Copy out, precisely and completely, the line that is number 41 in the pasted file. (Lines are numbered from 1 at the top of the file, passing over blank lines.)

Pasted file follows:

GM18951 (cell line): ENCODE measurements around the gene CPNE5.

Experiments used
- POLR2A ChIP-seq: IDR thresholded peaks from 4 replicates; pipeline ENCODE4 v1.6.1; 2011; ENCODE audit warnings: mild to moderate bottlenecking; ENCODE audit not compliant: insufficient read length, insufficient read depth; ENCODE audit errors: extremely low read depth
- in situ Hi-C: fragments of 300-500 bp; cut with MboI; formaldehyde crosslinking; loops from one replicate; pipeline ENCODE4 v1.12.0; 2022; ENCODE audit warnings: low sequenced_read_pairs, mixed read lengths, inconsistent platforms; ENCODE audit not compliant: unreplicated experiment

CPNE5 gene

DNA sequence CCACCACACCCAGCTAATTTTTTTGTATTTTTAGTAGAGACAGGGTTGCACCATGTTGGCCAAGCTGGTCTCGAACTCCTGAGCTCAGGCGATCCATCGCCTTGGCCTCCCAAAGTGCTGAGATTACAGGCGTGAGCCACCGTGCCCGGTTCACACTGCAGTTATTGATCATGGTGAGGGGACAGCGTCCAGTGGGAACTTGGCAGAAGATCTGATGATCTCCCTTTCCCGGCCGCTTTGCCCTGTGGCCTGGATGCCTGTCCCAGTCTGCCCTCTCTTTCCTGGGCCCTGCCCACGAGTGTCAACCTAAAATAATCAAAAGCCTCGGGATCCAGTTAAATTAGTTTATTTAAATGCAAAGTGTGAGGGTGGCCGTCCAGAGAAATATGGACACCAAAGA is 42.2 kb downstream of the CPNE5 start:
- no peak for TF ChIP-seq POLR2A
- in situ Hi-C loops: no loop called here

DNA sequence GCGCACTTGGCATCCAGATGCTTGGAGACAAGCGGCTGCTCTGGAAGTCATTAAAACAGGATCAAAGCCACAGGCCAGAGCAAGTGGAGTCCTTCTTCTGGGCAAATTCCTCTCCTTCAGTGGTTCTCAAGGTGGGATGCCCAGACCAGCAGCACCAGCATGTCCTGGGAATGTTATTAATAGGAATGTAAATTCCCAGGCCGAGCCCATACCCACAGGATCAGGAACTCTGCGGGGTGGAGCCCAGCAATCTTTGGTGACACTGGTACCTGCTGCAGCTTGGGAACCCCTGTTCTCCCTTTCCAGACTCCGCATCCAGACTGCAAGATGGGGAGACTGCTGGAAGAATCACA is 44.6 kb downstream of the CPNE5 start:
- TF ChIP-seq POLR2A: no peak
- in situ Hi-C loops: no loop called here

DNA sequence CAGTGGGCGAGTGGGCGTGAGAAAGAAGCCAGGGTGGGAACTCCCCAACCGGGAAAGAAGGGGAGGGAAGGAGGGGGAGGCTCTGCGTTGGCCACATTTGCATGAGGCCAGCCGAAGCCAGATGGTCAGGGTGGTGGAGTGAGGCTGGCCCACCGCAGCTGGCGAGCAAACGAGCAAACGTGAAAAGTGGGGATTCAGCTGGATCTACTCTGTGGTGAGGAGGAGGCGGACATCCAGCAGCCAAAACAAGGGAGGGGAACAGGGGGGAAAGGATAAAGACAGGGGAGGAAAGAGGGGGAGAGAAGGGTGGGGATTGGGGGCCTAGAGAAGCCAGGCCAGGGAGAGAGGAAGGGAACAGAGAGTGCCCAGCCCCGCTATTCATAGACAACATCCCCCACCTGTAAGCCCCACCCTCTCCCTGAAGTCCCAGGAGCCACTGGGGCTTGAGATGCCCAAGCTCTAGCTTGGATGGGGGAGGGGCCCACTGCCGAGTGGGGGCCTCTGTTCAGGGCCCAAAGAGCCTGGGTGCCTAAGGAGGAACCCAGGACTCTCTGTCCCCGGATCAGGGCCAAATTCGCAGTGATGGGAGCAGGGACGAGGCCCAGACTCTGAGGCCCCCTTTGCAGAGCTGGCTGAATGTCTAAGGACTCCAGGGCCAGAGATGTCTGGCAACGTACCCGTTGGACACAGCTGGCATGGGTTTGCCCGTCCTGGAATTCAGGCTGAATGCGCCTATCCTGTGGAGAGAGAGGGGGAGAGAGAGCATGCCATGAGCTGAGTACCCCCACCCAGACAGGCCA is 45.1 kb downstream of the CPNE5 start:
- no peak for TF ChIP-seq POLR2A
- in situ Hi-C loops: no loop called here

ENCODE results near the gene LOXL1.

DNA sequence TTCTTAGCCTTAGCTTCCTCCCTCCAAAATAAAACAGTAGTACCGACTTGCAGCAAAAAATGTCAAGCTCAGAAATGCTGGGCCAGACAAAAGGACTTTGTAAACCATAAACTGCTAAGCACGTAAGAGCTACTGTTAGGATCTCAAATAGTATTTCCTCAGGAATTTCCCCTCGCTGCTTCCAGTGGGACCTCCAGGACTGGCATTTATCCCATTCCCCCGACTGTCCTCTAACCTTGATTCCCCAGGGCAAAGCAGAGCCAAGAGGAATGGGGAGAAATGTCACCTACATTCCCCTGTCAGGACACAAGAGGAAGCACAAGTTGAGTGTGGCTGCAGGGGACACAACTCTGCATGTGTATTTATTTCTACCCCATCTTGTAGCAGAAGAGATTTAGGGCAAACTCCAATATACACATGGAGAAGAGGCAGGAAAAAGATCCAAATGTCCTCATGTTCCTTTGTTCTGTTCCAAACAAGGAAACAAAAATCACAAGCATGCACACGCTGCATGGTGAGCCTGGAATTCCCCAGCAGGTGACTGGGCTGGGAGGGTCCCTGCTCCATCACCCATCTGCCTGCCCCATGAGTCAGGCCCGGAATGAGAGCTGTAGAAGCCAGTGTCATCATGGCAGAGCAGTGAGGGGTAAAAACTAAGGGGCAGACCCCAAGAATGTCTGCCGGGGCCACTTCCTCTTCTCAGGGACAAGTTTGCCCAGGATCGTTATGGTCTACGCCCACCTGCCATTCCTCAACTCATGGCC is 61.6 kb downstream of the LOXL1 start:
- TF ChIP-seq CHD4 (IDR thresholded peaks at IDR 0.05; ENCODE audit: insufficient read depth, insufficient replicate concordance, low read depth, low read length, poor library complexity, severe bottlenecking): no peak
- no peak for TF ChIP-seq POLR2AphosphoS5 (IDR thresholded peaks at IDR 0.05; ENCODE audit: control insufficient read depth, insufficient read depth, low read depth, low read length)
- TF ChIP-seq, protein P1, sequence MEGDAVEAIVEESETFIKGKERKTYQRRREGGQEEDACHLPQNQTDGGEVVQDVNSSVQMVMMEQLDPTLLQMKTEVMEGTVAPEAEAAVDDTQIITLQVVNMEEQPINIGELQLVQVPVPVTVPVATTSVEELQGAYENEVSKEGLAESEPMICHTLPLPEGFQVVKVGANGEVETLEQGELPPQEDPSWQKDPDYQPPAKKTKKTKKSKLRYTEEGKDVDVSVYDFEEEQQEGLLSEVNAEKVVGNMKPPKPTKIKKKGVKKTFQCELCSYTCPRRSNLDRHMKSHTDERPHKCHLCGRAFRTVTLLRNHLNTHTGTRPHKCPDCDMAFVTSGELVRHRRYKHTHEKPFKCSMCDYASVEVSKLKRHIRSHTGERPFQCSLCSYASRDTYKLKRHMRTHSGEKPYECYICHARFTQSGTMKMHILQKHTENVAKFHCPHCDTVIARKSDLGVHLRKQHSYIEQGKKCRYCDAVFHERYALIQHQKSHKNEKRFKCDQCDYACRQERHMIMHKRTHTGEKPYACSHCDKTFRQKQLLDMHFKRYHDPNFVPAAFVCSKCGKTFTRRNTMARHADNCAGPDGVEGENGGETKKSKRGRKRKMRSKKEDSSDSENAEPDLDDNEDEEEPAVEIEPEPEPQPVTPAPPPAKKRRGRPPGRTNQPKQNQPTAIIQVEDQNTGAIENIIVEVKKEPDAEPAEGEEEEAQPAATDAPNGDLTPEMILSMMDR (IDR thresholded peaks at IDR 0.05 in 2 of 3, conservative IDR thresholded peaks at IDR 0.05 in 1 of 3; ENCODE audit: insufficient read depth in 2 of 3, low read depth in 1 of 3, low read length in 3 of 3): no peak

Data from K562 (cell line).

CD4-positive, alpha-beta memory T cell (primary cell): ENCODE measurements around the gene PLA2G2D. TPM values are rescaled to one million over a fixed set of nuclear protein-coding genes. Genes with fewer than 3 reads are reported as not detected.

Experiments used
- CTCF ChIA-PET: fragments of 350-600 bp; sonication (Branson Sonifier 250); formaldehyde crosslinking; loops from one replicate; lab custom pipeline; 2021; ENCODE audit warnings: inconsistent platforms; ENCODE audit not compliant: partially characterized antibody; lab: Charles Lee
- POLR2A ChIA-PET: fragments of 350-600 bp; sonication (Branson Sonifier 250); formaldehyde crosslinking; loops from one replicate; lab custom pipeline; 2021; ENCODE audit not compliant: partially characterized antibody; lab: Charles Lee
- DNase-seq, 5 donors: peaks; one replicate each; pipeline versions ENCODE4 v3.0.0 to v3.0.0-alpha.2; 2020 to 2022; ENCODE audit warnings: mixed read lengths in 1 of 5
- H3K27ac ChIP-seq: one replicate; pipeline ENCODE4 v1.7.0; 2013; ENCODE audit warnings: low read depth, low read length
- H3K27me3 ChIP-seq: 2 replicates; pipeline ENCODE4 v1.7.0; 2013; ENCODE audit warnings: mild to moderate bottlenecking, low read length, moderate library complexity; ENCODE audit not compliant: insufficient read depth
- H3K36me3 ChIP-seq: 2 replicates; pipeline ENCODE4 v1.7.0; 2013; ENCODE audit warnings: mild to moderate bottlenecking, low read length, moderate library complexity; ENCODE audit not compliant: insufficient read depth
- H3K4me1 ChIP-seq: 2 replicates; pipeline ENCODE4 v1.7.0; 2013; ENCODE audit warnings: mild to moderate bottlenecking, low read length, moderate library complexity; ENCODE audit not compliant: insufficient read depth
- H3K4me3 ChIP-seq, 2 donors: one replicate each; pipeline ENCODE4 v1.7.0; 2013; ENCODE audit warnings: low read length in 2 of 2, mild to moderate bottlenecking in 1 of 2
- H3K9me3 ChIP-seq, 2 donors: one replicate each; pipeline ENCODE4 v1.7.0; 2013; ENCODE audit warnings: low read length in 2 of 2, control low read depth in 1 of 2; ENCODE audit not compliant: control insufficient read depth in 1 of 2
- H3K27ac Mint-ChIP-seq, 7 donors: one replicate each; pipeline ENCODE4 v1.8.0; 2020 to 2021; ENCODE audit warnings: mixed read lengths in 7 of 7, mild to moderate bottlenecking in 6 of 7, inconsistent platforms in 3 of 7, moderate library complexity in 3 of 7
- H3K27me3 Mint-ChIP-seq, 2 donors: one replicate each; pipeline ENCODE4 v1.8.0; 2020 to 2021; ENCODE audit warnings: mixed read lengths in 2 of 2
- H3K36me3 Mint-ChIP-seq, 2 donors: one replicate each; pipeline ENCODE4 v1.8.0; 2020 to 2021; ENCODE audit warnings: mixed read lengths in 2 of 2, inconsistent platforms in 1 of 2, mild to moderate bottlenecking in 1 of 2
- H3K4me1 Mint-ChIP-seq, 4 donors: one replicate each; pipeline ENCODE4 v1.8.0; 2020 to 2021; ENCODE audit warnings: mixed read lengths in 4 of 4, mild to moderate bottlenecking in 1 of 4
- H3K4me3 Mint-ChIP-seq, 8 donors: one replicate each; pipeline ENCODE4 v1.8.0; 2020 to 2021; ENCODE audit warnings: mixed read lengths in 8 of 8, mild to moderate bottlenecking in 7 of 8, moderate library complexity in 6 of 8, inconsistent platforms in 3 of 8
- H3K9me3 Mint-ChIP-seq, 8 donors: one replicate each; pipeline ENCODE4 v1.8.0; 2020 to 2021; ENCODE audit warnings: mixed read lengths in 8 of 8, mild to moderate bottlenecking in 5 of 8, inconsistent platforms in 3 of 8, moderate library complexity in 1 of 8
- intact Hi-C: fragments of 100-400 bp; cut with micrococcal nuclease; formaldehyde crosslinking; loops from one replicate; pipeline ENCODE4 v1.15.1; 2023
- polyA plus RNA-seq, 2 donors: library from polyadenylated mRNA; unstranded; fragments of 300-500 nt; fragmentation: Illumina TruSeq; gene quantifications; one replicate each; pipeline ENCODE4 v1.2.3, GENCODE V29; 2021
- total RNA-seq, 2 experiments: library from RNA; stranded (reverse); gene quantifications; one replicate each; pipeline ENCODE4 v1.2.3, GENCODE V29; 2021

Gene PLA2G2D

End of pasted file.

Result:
Gene PLA2G2D